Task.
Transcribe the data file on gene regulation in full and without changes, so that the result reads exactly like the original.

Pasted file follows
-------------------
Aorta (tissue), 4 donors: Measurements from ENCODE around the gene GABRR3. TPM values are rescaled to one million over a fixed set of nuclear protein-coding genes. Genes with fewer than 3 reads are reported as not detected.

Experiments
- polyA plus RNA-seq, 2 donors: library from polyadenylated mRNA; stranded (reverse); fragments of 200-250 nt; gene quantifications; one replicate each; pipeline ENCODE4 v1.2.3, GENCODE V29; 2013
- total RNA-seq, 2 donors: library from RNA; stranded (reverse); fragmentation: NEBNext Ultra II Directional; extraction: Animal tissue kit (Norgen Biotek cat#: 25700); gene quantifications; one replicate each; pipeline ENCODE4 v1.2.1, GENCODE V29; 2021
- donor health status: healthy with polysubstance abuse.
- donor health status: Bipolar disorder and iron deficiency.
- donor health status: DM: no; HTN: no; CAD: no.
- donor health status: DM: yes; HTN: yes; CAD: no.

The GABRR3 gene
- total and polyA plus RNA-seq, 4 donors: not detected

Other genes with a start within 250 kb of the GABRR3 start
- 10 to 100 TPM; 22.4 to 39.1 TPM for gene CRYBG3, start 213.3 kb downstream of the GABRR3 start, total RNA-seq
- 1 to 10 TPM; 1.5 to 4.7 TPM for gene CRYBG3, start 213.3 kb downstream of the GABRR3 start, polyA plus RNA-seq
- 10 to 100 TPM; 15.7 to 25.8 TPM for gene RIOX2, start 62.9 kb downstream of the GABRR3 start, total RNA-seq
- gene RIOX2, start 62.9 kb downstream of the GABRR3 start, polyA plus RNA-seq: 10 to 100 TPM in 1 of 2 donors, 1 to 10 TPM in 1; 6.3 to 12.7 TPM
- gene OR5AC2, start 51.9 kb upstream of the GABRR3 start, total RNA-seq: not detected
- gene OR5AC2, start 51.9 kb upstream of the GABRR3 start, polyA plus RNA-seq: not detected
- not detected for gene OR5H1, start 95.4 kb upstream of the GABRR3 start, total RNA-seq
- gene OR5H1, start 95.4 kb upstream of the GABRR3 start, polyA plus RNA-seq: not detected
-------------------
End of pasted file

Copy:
Aorta (tissue), 4 donors: Measurements from ENCODE around the gene GABRR3. TPM values are rescaled to one million over a fixed set of nuclear protein-coding genes. Genes with fewer than 3 reads are reported as not detected.

Experiments
- polyA plus RNA-seq, 2 donors: library from polyadenylated mRNA; stranded (reverse); fragments of 200-250 nt; gene quantifications; one replicate each; pipeline ENCODE4 v1.2.3, GENCODE V29; 2013
- total RNA-seq, 2 donors: library from RNA; stranded (reverse); fragmentation: NEBNext Ultra II Directional; extraction: Animal tissue kit (Norgen Biotek cat#: 25700); gene quantifications; one replicate each; pipeline ENCODE4 v1.2.1, GENCODE V29; 2021
- donor health status: healthy with polysubstance abuse.
- donor health status: Bipolar disorder and iron deficiency.
- donor health status: DM: no; HTN: no; CAD: no.
- donor health status: DM: yes; HTN: yes; CAD: no.

The GABRR3 gene
- total and polyA plus RNA-seq, 4 donors: not detected

Other genes with a start within 250 kb of the GABRR3 start
- 10 to 100 TPM; 22.4 to 39.1 TPM for gene CRYBG3, start 213.3 kb downstream of the GABRR3 start, total RNA-seq
- 1 to 10 TPM; 1.5 to 4.7 TPM for gene CRYBG3, start 213.3 kb downstream of the GABRR3 start, polyA plus RNA-seq
- 10 to 100 TPM; 15.7 to 25.8 TPM for gene RIOX2, start 62.9 kb downstream of the GABRR3 start, total RNA-seq
- gene RIOX2, start 62.9 kb downstream of the GABRR3 start, polyA plus RNA-seq: 10 to 100 TPM in 1 of 2 donors, 1 to 10 TPM in 1; 6.3 to 12.7 TPM
- gene OR5AC2, start 51.9 kb upstream of the GABRR3 start, total RNA-seq: not detected
- gene OR5AC2, start 51.9 kb upstream of the GABRR3 start, polyA plus RNA-seq: not detected
- not detected for gene OR5H1, start 95.4 kb upstream of the GABRR3 start, total RNA-seq
- gene OR5H1, start 95.4 kb upstream of the GABRR3 start, polyA plus RNA-seq: not detected